Error. This disk needs to be repaired. Start up with another disk. What is this?

Discussion in 'MacBook Pro' started by Kristina85, Jan 22, 2016.

  1. Kristina85, Jan 22, 2016
    Last edited: Jan 22, 2016

    Kristina85 macrumors member

    Dec 29, 2012
    Hello, I've included a print screen of a message I got once running "repair disk" in Disk Utility.
    The message says I need to start up the computer from another disk.
    Have never done that. What could this problem mean? My computer - thus far - seems to be doing/running fine. Is the hard drive slowly failing me?
    Before proceeding, should I make a TM back-up?
    I tried to verify the disk as part of the maintanence of my system. I am about to change to a SSD drive soon.
    Your help will be much appreciated.

    Attached Files:

  2. KimUsername macrumors member

    Jan 14, 2016
    Ontario, Canada

    You have not said what computer you are using or what version of OS X you are using.
    If your computer is still working you should try to make a backup of your hard drive just in case your hard drive is starting to fail.
    You can also start your computer in the "OSX Recovery" mode by pressing "Command" + "R" at startup. See some information here

    One of the things you can do from Recovery mode is "Verify and repair connected drives using Disk Utility".
    Once you hard drive is repaired (hopefully), you can then go about replacing the HD with an SSD.
    Before doing that I would clone your existing hard drive using either "Carbon Copy Cloner" from Bombich approx. $40.00 or "Super Duper". This will make a bootable clone of your hard drive. You would install your new SSD in an external case and then clone hard drive.

  3. Fishrrman macrumors G5


    Feb 20, 2009
    Disk Utility can't "repair" the same volume that it's booted from.

    Try this:
    1. Shut down, all the way off. Wait a few seconds.
    2. Press the power on button
    3. As soon as you hear the startup sound, hold down the option key and keep holding it down. The startup manager should appear after a few seconds.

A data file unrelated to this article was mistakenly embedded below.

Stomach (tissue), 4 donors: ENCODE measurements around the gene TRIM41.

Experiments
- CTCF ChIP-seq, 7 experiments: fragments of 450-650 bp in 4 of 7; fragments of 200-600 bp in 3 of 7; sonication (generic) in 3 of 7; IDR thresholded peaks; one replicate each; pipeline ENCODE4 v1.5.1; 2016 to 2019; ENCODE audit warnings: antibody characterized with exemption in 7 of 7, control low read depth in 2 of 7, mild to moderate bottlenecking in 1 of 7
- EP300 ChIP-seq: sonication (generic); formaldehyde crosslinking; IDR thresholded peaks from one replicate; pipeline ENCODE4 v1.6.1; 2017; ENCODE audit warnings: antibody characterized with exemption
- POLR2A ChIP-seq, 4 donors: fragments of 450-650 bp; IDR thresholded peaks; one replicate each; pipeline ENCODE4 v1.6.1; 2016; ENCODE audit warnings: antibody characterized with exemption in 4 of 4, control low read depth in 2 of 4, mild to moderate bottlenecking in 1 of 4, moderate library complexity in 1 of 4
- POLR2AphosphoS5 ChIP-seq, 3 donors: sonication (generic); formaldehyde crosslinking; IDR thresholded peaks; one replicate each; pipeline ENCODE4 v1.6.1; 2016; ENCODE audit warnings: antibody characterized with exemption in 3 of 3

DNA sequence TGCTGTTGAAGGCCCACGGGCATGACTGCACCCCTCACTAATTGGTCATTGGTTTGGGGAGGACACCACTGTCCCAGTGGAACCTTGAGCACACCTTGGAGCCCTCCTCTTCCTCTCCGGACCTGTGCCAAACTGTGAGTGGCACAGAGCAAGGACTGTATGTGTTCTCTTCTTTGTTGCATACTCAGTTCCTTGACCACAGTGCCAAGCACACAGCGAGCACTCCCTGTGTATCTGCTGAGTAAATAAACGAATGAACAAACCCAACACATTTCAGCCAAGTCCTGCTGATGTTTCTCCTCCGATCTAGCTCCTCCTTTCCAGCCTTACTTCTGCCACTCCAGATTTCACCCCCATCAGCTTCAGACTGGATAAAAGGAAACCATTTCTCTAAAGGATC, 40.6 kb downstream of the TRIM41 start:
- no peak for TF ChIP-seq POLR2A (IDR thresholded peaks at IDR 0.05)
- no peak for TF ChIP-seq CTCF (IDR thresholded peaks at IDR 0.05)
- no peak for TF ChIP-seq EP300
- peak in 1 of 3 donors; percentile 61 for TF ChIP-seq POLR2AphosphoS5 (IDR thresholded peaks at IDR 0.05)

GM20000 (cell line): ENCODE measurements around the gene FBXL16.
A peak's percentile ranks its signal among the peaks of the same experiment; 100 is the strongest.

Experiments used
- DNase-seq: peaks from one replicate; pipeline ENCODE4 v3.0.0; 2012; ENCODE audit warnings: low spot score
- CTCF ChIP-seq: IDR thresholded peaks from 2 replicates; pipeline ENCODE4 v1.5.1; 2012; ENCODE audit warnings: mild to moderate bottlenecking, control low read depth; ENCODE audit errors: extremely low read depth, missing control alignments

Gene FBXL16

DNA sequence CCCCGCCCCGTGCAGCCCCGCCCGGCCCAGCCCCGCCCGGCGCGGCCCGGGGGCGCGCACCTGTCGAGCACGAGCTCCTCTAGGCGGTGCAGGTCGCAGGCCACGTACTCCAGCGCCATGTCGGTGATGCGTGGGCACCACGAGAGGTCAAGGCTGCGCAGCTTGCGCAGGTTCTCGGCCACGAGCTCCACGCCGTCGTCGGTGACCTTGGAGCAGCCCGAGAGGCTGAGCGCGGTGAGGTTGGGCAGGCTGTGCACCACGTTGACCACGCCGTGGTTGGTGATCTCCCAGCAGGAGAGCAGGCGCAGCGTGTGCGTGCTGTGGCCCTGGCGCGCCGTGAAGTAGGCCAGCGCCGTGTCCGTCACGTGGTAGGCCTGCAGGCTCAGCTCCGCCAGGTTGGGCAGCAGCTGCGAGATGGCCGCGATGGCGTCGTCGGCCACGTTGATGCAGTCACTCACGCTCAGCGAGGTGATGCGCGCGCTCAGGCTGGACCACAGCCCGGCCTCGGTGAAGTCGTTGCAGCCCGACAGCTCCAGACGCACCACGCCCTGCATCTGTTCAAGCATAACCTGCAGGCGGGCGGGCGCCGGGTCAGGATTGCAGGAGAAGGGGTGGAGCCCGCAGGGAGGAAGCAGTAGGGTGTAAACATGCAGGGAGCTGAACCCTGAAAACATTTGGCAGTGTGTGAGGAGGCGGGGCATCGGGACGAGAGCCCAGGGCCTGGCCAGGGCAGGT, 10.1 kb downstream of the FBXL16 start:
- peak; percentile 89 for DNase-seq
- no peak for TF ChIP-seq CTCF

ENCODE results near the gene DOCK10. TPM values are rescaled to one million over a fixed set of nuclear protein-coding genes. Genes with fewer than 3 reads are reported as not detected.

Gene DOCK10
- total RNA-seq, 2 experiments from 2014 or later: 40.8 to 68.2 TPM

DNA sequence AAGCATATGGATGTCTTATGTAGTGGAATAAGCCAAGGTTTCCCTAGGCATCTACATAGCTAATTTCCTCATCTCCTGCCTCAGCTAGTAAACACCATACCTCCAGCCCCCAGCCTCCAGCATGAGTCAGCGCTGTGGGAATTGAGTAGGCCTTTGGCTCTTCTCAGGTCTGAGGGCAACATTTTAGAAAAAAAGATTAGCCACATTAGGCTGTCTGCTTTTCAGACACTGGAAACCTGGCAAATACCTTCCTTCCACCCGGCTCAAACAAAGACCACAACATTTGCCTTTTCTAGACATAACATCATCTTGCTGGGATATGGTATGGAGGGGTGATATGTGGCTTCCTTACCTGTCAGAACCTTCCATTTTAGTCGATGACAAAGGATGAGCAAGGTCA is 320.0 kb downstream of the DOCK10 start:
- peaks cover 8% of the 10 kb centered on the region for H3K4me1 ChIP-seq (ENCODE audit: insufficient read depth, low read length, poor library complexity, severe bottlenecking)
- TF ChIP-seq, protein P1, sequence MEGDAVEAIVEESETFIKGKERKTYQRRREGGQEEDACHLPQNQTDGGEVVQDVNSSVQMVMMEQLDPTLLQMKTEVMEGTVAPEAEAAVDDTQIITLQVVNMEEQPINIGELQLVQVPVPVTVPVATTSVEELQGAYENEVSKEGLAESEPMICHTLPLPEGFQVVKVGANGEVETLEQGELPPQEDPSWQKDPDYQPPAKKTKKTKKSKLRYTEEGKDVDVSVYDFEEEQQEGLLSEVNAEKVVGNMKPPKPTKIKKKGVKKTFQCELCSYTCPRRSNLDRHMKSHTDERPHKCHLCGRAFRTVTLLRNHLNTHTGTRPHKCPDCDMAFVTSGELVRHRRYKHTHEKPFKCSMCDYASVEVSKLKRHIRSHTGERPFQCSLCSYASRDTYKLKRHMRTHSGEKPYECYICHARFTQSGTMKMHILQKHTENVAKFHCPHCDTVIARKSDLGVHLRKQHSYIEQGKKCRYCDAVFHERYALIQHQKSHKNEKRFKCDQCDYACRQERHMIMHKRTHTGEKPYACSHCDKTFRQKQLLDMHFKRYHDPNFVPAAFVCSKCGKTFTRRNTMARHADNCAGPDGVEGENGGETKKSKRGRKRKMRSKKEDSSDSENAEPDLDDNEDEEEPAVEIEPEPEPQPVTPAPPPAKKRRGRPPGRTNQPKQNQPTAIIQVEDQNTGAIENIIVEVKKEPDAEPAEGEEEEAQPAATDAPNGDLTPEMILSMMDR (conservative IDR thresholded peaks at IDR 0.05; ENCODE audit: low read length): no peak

4. You should see an icon for the Recovery Partition. Select it with the pointer and hit return.
    5. The Mac should boot from the recovery partition
    6. In the recovery partition (I don't really go there much), there should be an option to launch Disk Utility. Do so.
    7. NOW try selecting your "main drive" volume, and hit the "repair disk" button.
    8. Is the repair successful?
    9. You can then restart from the recovery partition back to your "main volume".

    Any better?
  4. Kristina85 thread starter macrumors member

    Dec 29, 2012
    Fishrrman, and Kim,
    Thank you for your answers. Well it turns out that I might have fixed it...I am not sure how or why. But first I simply made a TM back-up of all my data before doing anything else. Then I migrated my data to a new SSD and loaded El Capitan from it. In El Capitan I used the "disk utility" to once again try te repair my HDD. And now I booted from my HDD (which is now an external harddrive) and the message I got: The Volume Macintosh HD appears to be OK.
    go figure.
    so Fisherrrman, you seem to have been completely on the money here:
    "Disk Utility can't "repair" the same volume that it's booted from."

    thanks again!
    Btw. I am surprised by it but I do like El Capitan (upragded to it yesterday after having used Snow Leopard for over 5 years)
  5. spaceballl macrumors 68030


    Nov 2, 2003
    San Francisco, CA
    Just make sure you keep an active backup ready to go. It's fortunate that you were able to recover from this. It doesn't always turn out that way.

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